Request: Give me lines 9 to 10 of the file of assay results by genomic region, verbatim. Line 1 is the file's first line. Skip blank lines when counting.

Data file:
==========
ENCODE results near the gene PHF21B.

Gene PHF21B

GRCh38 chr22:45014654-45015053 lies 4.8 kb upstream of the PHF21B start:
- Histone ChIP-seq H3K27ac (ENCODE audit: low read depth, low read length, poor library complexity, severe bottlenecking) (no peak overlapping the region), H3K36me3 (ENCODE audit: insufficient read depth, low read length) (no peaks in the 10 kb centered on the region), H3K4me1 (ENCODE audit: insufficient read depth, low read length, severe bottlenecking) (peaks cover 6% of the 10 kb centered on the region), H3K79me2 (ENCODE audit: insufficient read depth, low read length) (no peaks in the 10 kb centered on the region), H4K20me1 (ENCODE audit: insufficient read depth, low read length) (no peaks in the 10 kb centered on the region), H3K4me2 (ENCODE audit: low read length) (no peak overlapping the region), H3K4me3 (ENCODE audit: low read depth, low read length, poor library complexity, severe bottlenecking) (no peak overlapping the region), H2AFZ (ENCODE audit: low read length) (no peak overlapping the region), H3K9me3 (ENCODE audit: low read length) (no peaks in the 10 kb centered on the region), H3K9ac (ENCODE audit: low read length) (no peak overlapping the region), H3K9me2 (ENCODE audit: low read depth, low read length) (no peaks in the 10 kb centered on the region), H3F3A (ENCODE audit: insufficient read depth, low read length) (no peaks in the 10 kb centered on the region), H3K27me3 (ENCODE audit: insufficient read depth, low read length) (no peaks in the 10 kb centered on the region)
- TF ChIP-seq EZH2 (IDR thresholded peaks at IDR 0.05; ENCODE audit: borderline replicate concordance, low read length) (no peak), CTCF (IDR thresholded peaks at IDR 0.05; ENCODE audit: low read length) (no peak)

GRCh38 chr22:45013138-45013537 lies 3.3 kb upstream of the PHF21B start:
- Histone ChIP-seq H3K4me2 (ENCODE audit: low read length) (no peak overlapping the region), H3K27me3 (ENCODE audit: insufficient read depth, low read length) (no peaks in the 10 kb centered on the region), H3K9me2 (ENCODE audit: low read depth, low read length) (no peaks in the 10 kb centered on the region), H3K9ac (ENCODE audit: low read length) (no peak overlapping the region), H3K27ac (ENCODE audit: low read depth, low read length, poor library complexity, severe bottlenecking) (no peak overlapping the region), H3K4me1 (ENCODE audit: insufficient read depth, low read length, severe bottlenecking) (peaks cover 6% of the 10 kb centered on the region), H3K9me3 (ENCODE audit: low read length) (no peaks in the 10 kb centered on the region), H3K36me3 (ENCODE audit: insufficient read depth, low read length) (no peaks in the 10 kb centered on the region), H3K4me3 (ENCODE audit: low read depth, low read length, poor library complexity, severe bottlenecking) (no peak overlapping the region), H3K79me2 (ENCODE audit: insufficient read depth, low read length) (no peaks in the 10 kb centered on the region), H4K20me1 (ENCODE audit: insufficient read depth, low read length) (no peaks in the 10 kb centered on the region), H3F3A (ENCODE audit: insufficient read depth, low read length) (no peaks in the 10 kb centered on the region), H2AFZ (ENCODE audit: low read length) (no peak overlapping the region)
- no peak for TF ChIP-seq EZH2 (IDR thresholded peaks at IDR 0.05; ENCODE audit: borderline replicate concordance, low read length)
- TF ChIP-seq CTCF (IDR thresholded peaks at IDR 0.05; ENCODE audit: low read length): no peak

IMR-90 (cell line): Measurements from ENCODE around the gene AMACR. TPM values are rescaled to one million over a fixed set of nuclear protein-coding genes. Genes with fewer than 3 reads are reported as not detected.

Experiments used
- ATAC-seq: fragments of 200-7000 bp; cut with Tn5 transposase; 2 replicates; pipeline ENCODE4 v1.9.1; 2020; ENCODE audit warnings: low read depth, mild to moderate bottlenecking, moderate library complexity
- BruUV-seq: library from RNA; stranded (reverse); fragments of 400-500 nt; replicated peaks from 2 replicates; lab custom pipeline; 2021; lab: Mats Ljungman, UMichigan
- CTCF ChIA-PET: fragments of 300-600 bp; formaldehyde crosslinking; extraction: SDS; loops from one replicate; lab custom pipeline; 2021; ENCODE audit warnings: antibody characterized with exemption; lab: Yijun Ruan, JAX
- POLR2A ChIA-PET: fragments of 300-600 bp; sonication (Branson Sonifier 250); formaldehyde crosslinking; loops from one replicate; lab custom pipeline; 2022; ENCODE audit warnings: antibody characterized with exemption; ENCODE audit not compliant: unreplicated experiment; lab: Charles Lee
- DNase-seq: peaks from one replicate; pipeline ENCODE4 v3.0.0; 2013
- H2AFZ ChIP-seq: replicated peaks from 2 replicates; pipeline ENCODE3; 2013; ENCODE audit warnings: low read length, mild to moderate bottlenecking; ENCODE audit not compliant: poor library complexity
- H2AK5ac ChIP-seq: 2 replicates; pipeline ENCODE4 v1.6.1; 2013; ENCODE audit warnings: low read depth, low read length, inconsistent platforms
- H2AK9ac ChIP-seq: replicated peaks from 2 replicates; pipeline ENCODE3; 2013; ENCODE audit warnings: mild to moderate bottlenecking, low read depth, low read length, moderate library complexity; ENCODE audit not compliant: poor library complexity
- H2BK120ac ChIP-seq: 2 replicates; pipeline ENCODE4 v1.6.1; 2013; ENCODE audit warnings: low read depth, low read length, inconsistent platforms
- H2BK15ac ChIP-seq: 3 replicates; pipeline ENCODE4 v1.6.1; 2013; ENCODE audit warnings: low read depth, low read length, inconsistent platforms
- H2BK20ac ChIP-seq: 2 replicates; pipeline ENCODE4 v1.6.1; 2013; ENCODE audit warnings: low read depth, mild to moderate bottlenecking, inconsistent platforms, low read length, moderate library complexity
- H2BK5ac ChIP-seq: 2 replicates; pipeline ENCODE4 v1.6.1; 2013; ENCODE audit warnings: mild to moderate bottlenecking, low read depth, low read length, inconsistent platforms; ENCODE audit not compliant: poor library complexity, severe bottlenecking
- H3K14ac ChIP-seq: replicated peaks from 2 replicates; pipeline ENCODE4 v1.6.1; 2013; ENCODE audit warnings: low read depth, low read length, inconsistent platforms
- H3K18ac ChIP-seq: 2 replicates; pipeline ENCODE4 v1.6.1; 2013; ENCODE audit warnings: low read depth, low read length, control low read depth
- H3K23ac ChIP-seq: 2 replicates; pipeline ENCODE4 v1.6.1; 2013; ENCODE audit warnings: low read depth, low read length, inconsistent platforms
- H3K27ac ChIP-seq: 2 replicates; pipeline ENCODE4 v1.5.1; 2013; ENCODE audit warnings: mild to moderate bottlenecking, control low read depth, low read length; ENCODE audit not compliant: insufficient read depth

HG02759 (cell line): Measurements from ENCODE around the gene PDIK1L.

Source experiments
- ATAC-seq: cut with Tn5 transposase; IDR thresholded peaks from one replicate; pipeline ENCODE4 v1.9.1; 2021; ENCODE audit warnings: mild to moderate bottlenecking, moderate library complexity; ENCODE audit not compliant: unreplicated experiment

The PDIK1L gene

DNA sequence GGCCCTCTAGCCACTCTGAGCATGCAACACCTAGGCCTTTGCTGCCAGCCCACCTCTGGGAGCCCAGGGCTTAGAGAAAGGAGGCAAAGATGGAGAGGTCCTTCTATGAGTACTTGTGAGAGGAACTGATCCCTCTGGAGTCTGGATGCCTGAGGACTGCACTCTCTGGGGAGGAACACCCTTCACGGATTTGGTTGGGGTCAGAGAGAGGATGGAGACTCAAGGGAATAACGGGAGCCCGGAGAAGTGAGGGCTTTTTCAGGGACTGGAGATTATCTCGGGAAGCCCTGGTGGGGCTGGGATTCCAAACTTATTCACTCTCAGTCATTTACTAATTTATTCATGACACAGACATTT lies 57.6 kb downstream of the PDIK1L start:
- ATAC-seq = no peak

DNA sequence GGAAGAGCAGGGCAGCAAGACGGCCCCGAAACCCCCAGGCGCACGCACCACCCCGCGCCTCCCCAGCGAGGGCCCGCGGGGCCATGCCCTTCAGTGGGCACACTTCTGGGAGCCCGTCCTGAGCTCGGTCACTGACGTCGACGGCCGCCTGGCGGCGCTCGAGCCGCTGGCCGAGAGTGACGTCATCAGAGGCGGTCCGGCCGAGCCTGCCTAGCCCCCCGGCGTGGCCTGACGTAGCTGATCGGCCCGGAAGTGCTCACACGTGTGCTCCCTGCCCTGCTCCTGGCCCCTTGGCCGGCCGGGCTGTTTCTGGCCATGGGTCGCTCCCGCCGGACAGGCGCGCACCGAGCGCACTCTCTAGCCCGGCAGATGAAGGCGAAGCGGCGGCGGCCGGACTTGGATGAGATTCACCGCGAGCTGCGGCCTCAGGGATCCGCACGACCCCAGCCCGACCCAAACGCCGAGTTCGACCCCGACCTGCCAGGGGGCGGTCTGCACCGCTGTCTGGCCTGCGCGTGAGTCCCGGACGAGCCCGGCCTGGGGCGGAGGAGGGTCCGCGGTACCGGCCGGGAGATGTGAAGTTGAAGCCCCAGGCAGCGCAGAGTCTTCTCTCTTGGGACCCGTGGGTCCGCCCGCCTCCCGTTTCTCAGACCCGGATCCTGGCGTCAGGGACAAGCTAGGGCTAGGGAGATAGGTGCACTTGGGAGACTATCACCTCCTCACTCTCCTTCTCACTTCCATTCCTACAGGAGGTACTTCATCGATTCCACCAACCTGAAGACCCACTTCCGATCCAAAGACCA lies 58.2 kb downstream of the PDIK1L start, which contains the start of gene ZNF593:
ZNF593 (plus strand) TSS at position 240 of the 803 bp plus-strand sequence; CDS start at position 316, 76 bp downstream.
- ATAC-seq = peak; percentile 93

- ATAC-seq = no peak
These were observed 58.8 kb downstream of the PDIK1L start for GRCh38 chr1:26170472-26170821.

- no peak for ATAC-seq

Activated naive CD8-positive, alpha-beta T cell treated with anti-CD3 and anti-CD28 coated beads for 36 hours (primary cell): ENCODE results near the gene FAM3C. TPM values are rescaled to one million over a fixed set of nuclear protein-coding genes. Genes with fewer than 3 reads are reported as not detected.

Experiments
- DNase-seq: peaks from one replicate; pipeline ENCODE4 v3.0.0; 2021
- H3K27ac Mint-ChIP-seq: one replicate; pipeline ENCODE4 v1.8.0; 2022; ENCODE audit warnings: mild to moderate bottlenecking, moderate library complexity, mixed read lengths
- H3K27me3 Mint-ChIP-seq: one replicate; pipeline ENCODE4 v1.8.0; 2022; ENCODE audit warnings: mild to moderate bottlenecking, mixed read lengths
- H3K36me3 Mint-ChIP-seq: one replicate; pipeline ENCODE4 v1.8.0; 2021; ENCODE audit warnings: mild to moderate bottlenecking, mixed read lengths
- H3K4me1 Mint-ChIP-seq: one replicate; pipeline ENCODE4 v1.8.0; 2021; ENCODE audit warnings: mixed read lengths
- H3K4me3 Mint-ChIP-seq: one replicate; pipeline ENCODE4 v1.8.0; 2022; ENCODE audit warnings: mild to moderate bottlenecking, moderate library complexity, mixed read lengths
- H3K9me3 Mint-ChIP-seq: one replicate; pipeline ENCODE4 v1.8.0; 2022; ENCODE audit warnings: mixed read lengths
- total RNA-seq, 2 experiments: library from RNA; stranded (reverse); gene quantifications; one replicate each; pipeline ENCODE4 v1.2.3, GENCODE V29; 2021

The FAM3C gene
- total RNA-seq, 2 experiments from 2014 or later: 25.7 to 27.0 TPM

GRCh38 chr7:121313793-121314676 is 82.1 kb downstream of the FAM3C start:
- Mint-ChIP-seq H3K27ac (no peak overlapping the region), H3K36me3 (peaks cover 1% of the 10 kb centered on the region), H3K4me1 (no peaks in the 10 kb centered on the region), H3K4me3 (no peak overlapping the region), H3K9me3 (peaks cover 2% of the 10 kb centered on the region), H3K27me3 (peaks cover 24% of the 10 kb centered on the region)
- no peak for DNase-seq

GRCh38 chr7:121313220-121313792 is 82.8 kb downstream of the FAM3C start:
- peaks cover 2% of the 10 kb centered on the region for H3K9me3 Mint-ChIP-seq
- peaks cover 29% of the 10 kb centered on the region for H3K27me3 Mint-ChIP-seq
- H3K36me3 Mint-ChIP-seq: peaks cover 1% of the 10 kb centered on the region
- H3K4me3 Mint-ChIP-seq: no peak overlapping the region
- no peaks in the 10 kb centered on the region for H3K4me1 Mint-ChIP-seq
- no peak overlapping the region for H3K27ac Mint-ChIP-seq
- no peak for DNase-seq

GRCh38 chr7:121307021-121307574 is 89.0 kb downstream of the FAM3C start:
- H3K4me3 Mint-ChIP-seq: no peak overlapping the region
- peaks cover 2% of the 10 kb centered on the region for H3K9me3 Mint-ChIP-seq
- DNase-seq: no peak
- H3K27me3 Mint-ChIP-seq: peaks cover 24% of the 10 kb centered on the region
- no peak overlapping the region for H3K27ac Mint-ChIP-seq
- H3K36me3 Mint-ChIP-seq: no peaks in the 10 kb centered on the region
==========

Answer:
- TF ChIP-seq CTCF (IDR thresholded peaks at IDR 0.05; ENCODE audit: low read length): no peak

IMR-90 (cell line): Measurements from ENCODE around the gene AMACR. TPM values are rescaled to one million over a fixed set of nuclear protein-coding genes. Genes with fewer than 3 reads are reported as not detected.